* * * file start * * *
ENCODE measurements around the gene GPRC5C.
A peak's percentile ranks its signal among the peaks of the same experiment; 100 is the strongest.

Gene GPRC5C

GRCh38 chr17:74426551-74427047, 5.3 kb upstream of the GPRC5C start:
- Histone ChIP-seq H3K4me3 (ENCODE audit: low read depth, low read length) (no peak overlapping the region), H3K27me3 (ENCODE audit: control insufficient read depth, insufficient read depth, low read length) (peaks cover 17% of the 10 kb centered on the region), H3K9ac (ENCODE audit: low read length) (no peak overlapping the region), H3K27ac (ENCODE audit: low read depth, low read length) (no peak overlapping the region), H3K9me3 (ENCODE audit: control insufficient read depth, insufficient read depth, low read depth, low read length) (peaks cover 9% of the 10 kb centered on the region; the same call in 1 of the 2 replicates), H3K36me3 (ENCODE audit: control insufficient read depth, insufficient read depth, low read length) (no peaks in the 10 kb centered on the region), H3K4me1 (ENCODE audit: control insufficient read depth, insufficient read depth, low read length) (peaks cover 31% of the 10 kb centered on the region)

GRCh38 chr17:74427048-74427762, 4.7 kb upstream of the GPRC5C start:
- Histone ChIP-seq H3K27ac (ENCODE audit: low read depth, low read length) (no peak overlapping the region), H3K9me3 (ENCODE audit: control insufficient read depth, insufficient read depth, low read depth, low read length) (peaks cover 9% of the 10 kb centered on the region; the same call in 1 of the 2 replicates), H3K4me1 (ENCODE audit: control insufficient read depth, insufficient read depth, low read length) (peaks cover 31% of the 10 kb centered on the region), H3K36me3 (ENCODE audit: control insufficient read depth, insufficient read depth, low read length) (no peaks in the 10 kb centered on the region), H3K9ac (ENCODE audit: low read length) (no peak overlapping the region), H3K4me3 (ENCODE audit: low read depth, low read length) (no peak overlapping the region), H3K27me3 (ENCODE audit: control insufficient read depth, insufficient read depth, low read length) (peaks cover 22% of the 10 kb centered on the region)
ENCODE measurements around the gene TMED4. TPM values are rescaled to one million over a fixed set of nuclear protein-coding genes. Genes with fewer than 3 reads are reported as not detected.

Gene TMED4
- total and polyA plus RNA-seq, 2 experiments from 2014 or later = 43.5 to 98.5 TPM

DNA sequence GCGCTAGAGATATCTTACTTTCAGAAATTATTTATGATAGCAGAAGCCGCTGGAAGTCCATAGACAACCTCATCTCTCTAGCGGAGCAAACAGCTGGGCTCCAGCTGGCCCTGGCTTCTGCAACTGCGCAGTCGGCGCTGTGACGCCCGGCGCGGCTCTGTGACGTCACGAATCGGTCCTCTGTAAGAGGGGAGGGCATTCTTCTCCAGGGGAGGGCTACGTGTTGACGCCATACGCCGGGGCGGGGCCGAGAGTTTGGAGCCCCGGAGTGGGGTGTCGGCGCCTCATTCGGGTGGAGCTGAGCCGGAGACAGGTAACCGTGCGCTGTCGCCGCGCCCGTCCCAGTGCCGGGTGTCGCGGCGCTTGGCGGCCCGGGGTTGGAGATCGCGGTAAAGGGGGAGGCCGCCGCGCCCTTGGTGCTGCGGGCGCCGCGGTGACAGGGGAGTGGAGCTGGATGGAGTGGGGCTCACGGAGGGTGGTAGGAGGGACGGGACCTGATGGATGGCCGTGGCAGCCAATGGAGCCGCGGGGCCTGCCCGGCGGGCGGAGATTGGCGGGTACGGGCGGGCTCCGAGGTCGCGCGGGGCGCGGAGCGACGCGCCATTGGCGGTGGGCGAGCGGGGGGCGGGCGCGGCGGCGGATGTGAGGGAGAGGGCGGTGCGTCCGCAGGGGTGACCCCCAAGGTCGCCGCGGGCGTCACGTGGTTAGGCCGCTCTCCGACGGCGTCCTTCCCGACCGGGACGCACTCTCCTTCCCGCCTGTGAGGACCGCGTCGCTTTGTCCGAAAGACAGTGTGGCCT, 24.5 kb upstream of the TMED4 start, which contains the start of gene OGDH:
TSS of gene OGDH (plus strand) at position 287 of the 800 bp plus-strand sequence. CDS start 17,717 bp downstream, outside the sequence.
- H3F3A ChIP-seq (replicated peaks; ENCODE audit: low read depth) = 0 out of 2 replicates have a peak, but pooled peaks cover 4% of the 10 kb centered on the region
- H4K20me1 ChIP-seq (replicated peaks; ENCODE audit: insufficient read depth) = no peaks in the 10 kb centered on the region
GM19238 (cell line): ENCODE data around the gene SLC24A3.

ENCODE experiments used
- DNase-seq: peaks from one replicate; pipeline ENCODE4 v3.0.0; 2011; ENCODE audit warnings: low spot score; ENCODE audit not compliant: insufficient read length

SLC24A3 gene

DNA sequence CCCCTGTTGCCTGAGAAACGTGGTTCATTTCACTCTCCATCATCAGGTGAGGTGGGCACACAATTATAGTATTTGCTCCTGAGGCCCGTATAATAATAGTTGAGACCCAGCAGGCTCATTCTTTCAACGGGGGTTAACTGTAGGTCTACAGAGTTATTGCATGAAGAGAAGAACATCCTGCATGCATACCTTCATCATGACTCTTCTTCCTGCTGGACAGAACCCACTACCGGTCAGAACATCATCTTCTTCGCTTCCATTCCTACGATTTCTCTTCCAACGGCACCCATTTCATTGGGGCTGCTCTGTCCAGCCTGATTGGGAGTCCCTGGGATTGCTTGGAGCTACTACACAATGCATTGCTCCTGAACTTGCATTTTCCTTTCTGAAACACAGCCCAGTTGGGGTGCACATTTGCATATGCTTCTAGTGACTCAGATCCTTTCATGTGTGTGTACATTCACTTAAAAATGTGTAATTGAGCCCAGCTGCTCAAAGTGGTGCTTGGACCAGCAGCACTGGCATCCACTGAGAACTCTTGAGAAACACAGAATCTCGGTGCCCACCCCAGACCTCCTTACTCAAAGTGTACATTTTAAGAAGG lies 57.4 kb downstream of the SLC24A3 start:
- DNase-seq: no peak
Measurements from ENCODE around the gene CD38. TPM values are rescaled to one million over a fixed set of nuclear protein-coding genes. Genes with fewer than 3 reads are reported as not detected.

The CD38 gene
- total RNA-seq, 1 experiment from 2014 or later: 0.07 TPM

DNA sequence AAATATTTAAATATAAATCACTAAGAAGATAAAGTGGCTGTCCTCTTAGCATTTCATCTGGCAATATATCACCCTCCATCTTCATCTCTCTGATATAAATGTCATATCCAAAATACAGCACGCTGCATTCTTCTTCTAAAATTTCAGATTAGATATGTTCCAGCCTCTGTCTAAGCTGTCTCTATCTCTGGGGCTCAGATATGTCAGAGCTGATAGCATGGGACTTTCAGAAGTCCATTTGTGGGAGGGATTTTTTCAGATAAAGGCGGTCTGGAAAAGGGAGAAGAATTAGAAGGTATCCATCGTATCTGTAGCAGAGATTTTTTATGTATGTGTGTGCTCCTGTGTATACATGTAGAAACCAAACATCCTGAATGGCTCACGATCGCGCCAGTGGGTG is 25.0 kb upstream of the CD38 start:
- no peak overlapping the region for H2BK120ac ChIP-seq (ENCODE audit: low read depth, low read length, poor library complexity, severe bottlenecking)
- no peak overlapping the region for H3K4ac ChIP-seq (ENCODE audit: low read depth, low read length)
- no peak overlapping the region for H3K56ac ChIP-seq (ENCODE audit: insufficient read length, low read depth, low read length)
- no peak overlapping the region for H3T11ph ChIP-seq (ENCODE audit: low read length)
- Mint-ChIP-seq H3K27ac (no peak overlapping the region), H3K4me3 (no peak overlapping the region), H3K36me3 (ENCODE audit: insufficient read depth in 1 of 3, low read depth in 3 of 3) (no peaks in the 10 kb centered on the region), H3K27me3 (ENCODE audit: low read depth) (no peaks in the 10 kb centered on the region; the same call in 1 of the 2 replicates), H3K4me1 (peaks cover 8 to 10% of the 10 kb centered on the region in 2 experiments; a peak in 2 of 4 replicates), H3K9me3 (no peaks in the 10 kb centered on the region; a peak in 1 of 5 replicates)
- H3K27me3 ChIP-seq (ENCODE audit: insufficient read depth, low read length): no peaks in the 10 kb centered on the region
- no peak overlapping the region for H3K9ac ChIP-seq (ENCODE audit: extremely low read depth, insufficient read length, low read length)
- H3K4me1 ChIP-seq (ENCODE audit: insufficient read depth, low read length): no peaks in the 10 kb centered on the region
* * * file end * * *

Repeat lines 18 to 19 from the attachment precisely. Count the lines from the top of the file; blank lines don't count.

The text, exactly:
SLC24A3 gene

DNA sequence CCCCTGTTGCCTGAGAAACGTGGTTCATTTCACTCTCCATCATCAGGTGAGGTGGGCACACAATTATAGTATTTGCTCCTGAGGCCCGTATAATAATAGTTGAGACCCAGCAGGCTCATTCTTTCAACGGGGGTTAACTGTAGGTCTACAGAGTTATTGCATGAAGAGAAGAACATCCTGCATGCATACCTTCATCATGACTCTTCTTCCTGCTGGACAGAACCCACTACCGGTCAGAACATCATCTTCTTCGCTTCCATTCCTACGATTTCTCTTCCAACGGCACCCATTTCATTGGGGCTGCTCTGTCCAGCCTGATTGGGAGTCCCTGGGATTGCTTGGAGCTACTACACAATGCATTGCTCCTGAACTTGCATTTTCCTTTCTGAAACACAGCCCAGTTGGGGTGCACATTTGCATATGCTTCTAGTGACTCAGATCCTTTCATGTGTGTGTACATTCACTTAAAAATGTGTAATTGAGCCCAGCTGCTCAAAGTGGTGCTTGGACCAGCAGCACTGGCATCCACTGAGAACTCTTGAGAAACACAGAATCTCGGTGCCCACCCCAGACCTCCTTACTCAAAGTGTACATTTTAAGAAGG lies 57.4 kb downstream of the SLC24A3 start: